Gourmet chocolates, old-fashioned candies, and other homemade confections a “taste” above the rest…
What single creation has the power to convey feelings of appreciation, congratulations, sympathy, good luck, well wishes and, especially around this time of year, love and adoration? Why, candy, of course!
In fact, our society is so enamored with its sweet sentiments andtantalizing taste that the U.S. Census Bureau reports national sales of chocolate and other sugary confections exceed $22 billion annually, while the average American consumes about 25 pounds of candy each year. But what makes one piece stand apart from the rest? According to third-generation confectioner and chocolatier Amy Wertheim, it’s quality ingredients and a little TLC.
A Homemade Operation
Indeed, for three generations and nearly seven decades, those two factors have been the driving force behind the Wertheim family’s success as owners of R.G.W. Candy Company in Atlanta, Illinois. Using many of the same turn-of-the-century recipes as Amy’s grandfather—the company’s founder and namesake, Robert “Bob” Glenn Wertheim—did when he established the business in 1948, R.G.W. Candy hand-makes, packages and ships nearly 3,000 pounds of chocolates, caramels, toffee, bark, brittle and more throughout central Illinois and across the country every year.
“Everything we use is how it was made over a hundred years ago,” says Amy. “There are no preservatives, flavorings, additives; it literally is what’s required to make the candy and nothing extra.” “You have to be very precise in your temperatures and the way you handle it,” adds her father, Tom Wertheim, who has been cooking up the company’s time-tested treats and inventing new creations—inspired by family, friends and the imagination—for more than 60 years. “It’s not rocket science; it’s a lot of luck, really.”
Having perfected their technique through years of practice, the father-daughter duo spends several hours each week carefully stirring kettles full of caramel, dipping chocolates, and experimenting with a variety of ingredients inside the shop, located just outside of Lincoln on the family’s farm. Their menu features more than a dozen delectable offerings, from dark chocolate-dipped sea salt caramels, mints and truffles to buttery toffee, peanut clusters and pistachio bark—each of them a labor of love.
Though every piece of candy has a unique twist, most of the company’s recipes begin with the same crucial ingredient: chocolate, one of the trickiest elements to manipulate, says Tom. “If you’re using a true chocolate, it takes some pretty special handling to end up the way you want it, and it’s real easy to mess it up,” he notes, adding that most of the dipping and baking chocolate available in stores is loaded with waxes, preservatives and other additives.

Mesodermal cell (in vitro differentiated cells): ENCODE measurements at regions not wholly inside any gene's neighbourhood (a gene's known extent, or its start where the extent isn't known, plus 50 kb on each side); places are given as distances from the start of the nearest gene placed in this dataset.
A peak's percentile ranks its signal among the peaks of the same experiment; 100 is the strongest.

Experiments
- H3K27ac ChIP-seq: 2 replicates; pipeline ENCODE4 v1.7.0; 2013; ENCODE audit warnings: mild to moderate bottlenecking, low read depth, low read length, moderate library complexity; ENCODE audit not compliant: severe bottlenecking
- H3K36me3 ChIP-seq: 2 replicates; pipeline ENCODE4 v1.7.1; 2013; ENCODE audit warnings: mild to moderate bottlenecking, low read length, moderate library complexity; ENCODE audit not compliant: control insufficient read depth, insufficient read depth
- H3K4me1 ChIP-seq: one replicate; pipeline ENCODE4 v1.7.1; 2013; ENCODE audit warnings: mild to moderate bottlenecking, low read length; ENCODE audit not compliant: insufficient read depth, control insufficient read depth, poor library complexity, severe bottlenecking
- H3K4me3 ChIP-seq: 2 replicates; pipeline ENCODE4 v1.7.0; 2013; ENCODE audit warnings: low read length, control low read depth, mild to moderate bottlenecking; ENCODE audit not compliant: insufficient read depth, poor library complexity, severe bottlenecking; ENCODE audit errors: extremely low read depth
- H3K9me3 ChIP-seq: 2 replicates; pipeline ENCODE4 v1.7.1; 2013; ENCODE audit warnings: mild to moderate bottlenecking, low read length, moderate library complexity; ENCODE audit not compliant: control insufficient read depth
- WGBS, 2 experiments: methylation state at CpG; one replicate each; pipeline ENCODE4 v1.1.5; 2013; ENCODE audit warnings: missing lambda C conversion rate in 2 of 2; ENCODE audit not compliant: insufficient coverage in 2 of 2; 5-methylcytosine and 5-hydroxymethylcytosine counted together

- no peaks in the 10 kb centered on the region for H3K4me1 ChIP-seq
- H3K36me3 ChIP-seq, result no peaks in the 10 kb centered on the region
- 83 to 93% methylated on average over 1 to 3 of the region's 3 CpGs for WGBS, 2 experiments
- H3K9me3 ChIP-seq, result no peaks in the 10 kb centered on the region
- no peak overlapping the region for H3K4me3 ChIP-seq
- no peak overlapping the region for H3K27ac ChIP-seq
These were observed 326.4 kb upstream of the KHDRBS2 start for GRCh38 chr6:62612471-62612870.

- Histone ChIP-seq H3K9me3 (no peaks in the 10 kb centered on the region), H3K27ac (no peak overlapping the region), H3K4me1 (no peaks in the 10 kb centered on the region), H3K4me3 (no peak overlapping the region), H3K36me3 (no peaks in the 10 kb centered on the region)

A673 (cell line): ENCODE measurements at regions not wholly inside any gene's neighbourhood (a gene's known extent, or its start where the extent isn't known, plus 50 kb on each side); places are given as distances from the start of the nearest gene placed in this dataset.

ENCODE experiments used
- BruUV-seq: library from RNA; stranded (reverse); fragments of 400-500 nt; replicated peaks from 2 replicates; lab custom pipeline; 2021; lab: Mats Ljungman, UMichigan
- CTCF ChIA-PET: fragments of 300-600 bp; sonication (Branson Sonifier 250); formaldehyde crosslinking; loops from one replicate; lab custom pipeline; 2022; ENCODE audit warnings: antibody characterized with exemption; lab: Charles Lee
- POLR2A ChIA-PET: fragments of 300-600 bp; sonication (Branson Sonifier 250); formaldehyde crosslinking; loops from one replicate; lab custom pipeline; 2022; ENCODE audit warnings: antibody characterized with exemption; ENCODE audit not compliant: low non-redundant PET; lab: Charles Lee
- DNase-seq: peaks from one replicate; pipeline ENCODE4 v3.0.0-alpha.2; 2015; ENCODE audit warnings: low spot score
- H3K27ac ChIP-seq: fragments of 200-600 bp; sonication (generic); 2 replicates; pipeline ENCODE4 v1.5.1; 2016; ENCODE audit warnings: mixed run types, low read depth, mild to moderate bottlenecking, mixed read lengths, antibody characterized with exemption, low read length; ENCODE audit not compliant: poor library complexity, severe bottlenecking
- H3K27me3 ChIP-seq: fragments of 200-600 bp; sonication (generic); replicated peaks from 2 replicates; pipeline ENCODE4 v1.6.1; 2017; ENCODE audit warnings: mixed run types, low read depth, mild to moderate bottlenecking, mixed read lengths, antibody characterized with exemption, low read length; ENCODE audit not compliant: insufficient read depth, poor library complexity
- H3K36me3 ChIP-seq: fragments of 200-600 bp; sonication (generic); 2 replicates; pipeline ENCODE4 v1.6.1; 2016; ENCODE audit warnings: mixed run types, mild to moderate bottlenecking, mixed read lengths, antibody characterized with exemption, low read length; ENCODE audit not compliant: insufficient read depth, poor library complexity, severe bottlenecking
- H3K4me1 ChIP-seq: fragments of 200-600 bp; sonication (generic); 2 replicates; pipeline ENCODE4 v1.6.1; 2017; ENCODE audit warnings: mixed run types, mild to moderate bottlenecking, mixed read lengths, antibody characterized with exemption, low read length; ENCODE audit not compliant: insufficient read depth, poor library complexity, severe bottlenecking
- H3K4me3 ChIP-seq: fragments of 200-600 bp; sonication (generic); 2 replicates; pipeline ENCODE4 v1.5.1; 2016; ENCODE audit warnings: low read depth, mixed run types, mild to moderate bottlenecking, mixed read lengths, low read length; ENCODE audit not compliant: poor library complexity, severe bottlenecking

Taking pride in using only top-quality ingredients, the Wertheims purchase their chocolate wholesale from the Chicago-based Blommer Chocolate Company, the largest cocoa bean processor and chocolate manufacturer in North America. After receiving the chocolate in 10-pound bars, Tom and Amy get to work breaking down the massive slabs into smaller pieces that can be thrown into a tempering machine, which melts the chocolate into a rich, velvety cocoa coating and maintains it at the exact temperature required for dipping.
“A lot of folks, when they work with chocolate, will find that when their candy sets up, it’s got kind of a white, grayish… [color] through it,” Amy describes. “That’s because the chocolate was either too hot or too cold. That causes what’s called bloom,” which is the primary concern of every chocolatier during production. Bloom can form as result of heat-induced changes in the chocolate’s fat content or the action of moisture on its sugar ingredients. Though safe to eat, the unsightly crystals limit its shelf life, as well as create an unappetizing surface texture.
But with a tempering machine eliminating the possibility of bloom, after
preparing the chocolate, the Wertheims can focus on the fillings of their dipped desserts, with caramel among the most popular.